As you know from discussions with your gynaecologist, your baby will be delivered by Caesarean Section, also called a C-section. This brochure provides you with information about the procedure, including preoperative preparations, the actual surgery, the different types of anaesthesia and postoperative care.
What is a Caesarean Section?
A caesarean section is an operation in which your baby is delivered through an incision in your abdomen and the wall of the uterus. The procedure is done under regional anaesthesia (an epidural or spinal block) or general anaesthesia.
You will be admitted to the hospital at 11am the day before your C-section is scheduled.
- You will first be received by a nurse who will ask you a variety of questions, such as about your family situation, where your partner can be reached, how you plan to feed your baby, and if you have already arranged maternity home care (kraamzorg) for yourself and the baby. The nurse will also help you fill in a medical history form, which will inform the nurses of any specific care you may need after the surgery. The nurse will tell you more about the operation and what happens on the maternity ward.
- A CTG will be done to monitor your baby’s heart rate and the strength and frequency of uterine contractions. This is done by placing bands with two external electrodes on your abdomen.
- Your pubic hair will be partially removed using clippers. Please do not shave yourself ahead of time as you could cut yourself, increasing the risk of infection of the wound.
- The nurse will give you an enema.
- To prevent the formation of blood clots, you will be receive an injection of a blood thinner called Fraxiparine in your upper leg.
- An intern will perform a general medical examination and ask you questions such as what medicines you use, if you drink alcohol or use drugs, if you smoke, etc.
- You will be visited by your attending gynaecologist and/or the junior doctor who will be present at the operation.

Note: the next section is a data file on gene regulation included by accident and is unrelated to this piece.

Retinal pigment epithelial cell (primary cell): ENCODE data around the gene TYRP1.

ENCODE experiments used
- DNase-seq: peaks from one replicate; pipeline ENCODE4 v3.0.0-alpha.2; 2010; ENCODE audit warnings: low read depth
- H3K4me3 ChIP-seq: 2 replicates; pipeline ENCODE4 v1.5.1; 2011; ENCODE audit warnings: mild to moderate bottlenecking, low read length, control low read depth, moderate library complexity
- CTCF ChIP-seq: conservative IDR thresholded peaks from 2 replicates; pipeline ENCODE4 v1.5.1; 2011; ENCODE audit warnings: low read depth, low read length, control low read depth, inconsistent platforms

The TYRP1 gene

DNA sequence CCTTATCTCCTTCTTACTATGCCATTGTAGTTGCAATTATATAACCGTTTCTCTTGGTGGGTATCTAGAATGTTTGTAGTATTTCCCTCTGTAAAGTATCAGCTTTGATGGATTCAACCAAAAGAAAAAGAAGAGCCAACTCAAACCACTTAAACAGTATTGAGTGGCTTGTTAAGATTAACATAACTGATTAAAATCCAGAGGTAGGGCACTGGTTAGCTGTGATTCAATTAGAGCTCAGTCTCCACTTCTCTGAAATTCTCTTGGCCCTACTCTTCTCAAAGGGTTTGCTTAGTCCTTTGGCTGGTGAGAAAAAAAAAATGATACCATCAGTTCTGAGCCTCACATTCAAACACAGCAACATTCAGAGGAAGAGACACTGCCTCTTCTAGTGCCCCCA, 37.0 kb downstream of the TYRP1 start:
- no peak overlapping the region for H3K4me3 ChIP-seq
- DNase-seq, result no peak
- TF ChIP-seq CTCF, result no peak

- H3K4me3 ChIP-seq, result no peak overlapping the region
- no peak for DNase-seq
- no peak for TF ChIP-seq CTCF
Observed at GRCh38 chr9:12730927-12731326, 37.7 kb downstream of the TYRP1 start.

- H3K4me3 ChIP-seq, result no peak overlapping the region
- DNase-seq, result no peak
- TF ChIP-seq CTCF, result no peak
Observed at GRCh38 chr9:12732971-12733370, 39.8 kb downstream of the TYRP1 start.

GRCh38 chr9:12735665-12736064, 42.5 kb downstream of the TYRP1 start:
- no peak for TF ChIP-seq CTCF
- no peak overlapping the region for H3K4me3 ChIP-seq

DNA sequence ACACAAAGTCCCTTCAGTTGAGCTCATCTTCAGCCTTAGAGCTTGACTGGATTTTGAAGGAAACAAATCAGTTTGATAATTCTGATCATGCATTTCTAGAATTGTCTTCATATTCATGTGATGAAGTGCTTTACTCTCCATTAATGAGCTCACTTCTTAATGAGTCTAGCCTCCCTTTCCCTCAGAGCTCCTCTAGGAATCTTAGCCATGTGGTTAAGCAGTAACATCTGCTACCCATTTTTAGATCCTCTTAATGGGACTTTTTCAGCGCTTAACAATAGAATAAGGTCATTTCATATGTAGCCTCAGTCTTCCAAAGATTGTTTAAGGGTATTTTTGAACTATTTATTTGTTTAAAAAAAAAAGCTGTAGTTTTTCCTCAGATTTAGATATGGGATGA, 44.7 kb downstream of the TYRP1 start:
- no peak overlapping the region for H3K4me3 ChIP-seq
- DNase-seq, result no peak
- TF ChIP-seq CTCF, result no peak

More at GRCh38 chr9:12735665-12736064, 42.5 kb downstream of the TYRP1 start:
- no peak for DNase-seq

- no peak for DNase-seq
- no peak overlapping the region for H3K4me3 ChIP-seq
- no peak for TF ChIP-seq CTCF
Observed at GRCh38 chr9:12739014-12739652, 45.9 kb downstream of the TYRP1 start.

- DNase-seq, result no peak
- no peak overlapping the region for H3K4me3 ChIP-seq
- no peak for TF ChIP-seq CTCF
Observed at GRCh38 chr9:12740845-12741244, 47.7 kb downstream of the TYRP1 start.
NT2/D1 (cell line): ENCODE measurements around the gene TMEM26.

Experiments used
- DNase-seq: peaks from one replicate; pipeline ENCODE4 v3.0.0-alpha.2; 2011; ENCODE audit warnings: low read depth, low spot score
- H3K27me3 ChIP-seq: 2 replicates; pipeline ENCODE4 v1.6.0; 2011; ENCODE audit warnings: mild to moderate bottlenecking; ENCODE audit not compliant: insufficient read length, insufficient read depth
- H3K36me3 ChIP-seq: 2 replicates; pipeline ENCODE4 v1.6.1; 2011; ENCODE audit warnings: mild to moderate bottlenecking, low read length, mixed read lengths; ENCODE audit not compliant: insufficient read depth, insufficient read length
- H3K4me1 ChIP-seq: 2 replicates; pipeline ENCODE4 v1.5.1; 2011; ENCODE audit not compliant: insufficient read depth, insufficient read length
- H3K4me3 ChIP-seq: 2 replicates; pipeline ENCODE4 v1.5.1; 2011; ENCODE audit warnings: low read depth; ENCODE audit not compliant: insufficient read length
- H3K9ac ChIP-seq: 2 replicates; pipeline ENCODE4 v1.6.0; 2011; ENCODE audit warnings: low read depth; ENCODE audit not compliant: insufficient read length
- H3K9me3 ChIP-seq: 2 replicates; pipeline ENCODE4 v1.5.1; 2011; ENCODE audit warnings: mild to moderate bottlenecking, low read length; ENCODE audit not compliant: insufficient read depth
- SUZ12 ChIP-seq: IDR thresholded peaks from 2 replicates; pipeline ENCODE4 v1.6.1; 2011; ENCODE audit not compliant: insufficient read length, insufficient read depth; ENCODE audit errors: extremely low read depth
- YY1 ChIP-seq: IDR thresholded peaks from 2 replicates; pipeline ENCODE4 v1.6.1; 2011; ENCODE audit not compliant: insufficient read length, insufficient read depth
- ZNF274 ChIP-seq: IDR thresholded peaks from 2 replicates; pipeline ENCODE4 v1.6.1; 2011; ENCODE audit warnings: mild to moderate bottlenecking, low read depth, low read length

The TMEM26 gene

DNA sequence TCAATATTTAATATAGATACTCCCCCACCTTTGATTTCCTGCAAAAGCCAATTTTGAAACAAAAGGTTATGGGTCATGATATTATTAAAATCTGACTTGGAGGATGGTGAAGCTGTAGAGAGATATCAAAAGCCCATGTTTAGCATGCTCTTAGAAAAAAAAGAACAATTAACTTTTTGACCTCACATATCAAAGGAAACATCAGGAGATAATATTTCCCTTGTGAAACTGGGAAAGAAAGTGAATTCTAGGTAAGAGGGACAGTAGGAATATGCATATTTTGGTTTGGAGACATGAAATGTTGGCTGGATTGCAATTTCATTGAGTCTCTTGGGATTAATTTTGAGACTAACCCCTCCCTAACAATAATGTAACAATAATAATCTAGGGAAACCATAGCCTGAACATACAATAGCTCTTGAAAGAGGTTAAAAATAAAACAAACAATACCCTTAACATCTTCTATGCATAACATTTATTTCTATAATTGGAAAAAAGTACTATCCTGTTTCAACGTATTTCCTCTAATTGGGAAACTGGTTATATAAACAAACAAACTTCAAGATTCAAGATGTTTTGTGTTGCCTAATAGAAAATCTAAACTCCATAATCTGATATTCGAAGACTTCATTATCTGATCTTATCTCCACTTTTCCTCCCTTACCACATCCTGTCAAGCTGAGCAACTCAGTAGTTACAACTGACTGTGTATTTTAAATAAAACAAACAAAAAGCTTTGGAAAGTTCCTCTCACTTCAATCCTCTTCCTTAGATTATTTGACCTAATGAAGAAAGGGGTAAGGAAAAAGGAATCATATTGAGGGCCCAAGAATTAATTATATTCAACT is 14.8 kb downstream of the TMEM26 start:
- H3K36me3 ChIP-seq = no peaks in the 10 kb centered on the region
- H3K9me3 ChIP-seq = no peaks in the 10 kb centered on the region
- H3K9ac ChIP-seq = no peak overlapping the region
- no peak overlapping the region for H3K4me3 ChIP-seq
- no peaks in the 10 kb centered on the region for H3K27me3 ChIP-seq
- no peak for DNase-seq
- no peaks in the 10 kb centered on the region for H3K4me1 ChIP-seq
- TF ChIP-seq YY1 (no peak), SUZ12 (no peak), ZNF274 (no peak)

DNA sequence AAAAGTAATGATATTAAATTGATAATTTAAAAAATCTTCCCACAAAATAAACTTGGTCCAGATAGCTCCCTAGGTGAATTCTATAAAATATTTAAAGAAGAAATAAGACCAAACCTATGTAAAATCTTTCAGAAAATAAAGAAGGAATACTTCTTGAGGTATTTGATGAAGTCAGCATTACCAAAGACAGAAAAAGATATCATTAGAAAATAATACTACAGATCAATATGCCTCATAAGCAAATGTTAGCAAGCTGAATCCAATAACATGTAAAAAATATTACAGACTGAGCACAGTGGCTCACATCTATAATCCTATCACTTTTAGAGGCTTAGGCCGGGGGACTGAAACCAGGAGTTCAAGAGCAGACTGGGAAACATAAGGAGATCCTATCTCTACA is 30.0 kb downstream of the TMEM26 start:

- If the doctor gives permission, you may sleep at home the night before the operation and the nurse will tell you what time you must be back on the ward the next day.
The day of the operation
You may have nothing to eat 6 hours before the operation and nothing to drink 3 hours before. All jewellery, hair pins, and contact lenses must be removed before the surgery, as well as nail polish and make-up. You will be given a hospital gown to wear. The clothes you brought for the baby will be laid ready in the baby room and will be put on the baby after the delivery. The baby’s heart rate will be monitored again before the surgery begins.
Shortly before the operation you will be transported in your hospital bed to the recovery room. Your partner may accompany you and remain with you during the operation. The epidural will be administered in the recovery room. From there you will be taken to the operating theatre.
In most cases a C-section is performed under regional anaesthesia, also known as an epidural or spinal block. The major benefit of this type of anaesthesia is that you are fully awake and alert so you can actively participate in the birth of your baby. Moreover, your baby is not affected by the anaesthetic. The epidural block temporarily numbs your entire lower body, including your legs. An IV will be placed in your arm so that fluids, medicines and, if required, blood can quickly be administered.
To perform the epidural, you will be asked to lie on your side or to sit on the edge of the bed with your head bent over and your legs curled up. The skin on your back will be disinfected and a local anaesthetic will be injected to freeze the spot where the epidural needle will be inserted. The anaesthetist will insert the epidural needle between two vertebrae and thread a small catheter through the needle into the epidural space. The anaesthetic is then administered through this catheter, which ensures that you will be pain-free during the operation. The needle is then removed but the catheter is left in place for 2 to 3 days so that anaesthetic can be administered after the operation by means of the catheter and a pump. When the anaesthetic has taken effect - this will take about 20 minutes - you will be taken to the operating theatre.
If an emergency C-section has to be performed, the thin catheter cannot always be left in place in the epidural space for the administration of pain medication after the operation. In that case, other forms of pain relief are given by means of injections, suppositories or tablets.
In exceptional cases, regional anaesthesia cannot be administered and the operation must be performed under general anaesthesia. This does not happen very often, however.
The operating theatre